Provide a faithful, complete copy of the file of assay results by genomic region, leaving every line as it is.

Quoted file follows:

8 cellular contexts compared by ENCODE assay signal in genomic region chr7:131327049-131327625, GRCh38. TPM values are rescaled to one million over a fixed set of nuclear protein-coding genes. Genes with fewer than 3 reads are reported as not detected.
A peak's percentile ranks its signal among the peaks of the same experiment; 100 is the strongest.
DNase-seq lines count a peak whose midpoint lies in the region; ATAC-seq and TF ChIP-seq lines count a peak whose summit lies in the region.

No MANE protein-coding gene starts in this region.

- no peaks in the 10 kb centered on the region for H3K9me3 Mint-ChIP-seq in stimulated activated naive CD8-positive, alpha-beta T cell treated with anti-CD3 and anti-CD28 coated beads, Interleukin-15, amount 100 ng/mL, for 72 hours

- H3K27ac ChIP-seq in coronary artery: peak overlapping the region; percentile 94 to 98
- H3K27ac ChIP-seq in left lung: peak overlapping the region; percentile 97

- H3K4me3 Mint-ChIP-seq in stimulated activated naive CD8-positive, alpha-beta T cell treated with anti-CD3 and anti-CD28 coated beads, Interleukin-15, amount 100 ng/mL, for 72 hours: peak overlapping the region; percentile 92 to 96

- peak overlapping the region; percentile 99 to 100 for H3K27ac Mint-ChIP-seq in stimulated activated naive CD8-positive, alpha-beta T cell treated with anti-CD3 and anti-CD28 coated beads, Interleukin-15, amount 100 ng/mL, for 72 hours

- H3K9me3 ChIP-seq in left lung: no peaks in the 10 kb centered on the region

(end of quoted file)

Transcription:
8 cellular contexts compared by ENCODE assay signal in genomic region chr7:131327049-131327625, GRCh38. TPM values are rescaled to one million over a fixed set of nuclear protein-coding genes. Genes with fewer than 3 reads are reported as not detected.
A peak's percentile ranks its signal among the peaks of the same experiment; 100 is the strongest.
DNase-seq lines count a peak whose midpoint lies in the region; ATAC-seq and TF ChIP-seq lines count a peak whose summit lies in the region.

No MANE protein-coding gene starts in this region.

- no peaks in the 10 kb centered on the region for H3K9me3 Mint-ChIP-seq in stimulated activated naive CD8-positive, alpha-beta T cell treated with anti-CD3 and anti-CD28 coated beads, Interleukin-15, amount 100 ng/mL, for 72 hours

- H3K27ac ChIP-seq in coronary artery: peak overlapping the region; percentile 94 to 98
- H3K27ac ChIP-seq in left lung: peak overlapping the region; percentile 97

- H3K4me3 Mint-ChIP-seq in stimulated activated naive CD8-positive, alpha-beta T cell treated with anti-CD3 and anti-CD28 coated beads, Interleukin-15, amount 100 ng/mL, for 72 hours: peak overlapping the region; percentile 92 to 96

- peak overlapping the region; percentile 99 to 100 for H3K27ac Mint-ChIP-seq in stimulated activated naive CD8-positive, alpha-beta T cell treated with anti-CD3 and anti-CD28 coated beads, Interleukin-15, amount 100 ng/mL, for 72 hours

- H3K9me3 ChIP-seq in left lung: no peaks in the 10 kb centered on the region